Tuesday, April 26, 2005

The Indigenous of Northern Cauca, Colombia

In reportage describing armed conflict -- whether it be war, civil war, or insurgency -- the civilian population is usually cast as helpless victims, one dimensional characters invoked to add human tragedy. Justin Podur counters this tendency with a piece on Znet describing the indigenous communities of Northern Cauca, Colombia, who are embattled between the corrupt left-wing FARC insurgency and the brutal rightist Colombian military as they try to stand their ground against both. As Podur writes, "these people are no passive victims."

Last week, the FARC and the military battled it out throughout this region as the FARC took over a number of mountain towns. Podur describes the damage done by the fighting:
Dozens of homes have been destroyed in the fighting. The FARC use their gas pipe bombs, the Colombian military uses aerial bombardment. The hospital was damaged, disrupting health services, and the health organization is overstretched. All agricultural activity has been interrupted.
Add to this over 1800 displaced people and you have a damn fine humanitarian mess.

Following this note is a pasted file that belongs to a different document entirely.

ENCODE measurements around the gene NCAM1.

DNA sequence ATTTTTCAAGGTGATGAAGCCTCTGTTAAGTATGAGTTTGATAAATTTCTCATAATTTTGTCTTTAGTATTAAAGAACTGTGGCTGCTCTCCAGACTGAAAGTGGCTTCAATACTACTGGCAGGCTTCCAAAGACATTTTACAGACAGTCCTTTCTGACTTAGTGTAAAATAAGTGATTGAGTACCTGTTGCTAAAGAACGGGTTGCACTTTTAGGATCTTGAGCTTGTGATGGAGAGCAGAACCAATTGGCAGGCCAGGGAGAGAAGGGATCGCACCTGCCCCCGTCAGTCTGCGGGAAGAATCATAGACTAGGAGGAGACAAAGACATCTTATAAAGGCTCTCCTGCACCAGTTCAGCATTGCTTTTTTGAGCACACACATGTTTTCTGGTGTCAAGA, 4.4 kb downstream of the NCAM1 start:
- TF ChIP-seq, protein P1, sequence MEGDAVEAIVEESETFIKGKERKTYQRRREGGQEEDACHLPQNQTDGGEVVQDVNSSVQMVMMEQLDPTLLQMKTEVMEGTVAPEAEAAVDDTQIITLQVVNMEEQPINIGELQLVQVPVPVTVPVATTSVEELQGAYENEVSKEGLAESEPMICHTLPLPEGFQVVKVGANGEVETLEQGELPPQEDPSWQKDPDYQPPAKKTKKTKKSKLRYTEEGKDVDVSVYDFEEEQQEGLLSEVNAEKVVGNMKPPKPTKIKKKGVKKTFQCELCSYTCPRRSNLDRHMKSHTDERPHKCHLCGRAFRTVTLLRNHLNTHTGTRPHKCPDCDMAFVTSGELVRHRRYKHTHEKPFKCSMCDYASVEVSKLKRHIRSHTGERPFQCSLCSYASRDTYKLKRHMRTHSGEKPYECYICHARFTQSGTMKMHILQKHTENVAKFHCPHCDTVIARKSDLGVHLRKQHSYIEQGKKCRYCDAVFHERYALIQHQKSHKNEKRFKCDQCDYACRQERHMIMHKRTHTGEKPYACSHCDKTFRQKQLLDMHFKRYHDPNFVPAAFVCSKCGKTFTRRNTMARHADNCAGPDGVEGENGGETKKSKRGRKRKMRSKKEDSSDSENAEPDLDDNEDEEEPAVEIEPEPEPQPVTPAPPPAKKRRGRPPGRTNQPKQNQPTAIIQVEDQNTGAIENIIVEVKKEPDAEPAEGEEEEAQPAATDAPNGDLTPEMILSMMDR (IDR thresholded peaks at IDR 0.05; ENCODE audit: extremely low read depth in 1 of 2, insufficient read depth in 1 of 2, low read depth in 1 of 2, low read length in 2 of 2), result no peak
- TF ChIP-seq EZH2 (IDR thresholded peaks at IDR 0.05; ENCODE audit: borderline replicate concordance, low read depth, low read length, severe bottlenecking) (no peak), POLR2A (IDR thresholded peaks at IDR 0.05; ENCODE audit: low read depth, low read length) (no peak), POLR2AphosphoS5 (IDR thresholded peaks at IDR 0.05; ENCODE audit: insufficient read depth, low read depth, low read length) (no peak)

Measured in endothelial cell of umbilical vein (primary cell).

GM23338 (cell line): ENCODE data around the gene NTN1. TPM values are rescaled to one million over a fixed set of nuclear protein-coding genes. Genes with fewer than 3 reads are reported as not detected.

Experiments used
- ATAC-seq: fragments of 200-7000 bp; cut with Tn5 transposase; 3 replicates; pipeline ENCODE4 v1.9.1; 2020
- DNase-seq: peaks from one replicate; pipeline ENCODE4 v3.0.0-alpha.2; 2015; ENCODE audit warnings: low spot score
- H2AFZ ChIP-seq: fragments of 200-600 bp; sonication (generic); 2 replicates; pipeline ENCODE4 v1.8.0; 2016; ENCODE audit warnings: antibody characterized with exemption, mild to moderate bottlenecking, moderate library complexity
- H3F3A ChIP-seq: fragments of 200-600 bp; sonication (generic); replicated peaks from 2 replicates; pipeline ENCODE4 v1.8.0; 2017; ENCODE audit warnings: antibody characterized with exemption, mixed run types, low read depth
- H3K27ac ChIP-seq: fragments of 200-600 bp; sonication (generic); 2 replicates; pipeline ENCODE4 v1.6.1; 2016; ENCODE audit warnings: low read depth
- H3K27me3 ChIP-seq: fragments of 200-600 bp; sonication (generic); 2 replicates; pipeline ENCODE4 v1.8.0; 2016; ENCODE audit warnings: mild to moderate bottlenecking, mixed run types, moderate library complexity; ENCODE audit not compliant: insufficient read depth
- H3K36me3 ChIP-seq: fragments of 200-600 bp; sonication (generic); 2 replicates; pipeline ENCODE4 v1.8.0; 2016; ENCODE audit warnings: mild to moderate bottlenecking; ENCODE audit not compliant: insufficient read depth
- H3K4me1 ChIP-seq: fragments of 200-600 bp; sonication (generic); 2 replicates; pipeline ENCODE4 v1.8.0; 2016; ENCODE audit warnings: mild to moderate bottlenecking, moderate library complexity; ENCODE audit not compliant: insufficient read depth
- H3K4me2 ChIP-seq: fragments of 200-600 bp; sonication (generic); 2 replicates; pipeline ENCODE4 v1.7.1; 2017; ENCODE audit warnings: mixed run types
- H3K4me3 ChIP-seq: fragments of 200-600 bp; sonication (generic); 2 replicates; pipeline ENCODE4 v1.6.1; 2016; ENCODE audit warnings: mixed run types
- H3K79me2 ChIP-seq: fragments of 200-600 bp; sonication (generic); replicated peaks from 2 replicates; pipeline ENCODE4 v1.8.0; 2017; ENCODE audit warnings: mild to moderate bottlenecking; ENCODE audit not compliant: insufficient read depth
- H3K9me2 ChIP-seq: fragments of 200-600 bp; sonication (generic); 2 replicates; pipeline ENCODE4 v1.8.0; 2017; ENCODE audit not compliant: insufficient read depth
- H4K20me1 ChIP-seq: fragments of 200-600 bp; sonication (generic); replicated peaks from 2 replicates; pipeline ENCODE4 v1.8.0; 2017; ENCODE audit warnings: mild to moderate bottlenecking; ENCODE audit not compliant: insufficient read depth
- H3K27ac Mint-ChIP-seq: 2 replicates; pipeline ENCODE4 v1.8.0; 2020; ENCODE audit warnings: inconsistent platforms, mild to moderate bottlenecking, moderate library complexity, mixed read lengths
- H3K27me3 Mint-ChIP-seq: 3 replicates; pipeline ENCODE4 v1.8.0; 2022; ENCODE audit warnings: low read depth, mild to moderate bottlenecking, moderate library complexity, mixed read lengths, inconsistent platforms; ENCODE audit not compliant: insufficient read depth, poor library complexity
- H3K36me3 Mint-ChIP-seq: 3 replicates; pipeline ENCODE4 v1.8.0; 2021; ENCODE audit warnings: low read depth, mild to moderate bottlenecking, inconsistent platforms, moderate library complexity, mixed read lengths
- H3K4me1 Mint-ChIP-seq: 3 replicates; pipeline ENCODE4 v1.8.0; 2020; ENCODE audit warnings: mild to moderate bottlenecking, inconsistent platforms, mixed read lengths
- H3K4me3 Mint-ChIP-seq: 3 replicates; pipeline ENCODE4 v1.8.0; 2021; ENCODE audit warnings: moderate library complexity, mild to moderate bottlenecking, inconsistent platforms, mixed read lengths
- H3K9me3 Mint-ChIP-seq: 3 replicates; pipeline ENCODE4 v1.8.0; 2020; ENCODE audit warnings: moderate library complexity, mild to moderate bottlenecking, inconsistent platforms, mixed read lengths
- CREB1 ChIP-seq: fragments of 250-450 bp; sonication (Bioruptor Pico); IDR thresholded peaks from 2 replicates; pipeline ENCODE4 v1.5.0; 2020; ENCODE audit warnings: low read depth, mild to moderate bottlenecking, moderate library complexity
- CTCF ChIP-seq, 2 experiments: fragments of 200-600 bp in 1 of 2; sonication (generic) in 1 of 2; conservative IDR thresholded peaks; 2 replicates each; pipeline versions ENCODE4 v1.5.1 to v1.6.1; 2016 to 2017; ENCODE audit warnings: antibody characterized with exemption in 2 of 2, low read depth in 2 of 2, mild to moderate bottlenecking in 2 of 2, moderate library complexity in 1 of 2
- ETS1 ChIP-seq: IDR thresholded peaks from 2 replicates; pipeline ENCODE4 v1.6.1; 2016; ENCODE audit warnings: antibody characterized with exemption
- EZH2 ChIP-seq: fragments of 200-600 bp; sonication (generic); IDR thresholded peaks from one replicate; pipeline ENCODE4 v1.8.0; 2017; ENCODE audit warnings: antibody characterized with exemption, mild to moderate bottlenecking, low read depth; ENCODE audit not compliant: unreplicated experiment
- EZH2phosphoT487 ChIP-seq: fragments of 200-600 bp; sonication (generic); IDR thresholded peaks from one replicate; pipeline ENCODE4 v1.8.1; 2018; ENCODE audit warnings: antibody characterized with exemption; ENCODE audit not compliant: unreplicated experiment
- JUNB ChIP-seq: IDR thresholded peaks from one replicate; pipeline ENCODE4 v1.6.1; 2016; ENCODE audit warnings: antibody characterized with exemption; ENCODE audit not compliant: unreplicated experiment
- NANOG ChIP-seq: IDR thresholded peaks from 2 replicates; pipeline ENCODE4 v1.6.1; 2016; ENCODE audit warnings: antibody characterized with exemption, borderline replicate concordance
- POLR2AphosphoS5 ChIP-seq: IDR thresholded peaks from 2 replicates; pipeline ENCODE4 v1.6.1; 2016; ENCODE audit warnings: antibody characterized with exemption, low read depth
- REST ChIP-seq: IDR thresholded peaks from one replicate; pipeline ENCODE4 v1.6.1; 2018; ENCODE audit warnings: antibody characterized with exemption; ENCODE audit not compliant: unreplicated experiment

Yet Podur doesn't sink to the old standard, and reports the local communities' defiance.
[T]he population have activated their contingency plans: permanent assembly, to keep the communities together and protected as much as possible, while political pressure is built to get the armed actors out of the region. They will have to contend, in their plans, not only with the utter lack of respect for them on the part of the FARC and the Colombian army’s brutality, but also for all the legal repression by the government...Their project is not neutrality or passivity, but autonomy. The military actions and military bluster over their territories drowns out the fact that they have their own ideas and plans for how to live – including how to resolve Colombia’s armed conflict. It starts with respect for civilian populations, with respect, in the words they would use, for life. That means, as a starting point, demilitarization of their region.
This doesn't seem likely, but thanks to Podur, these people aren't merely extras with no control of the script.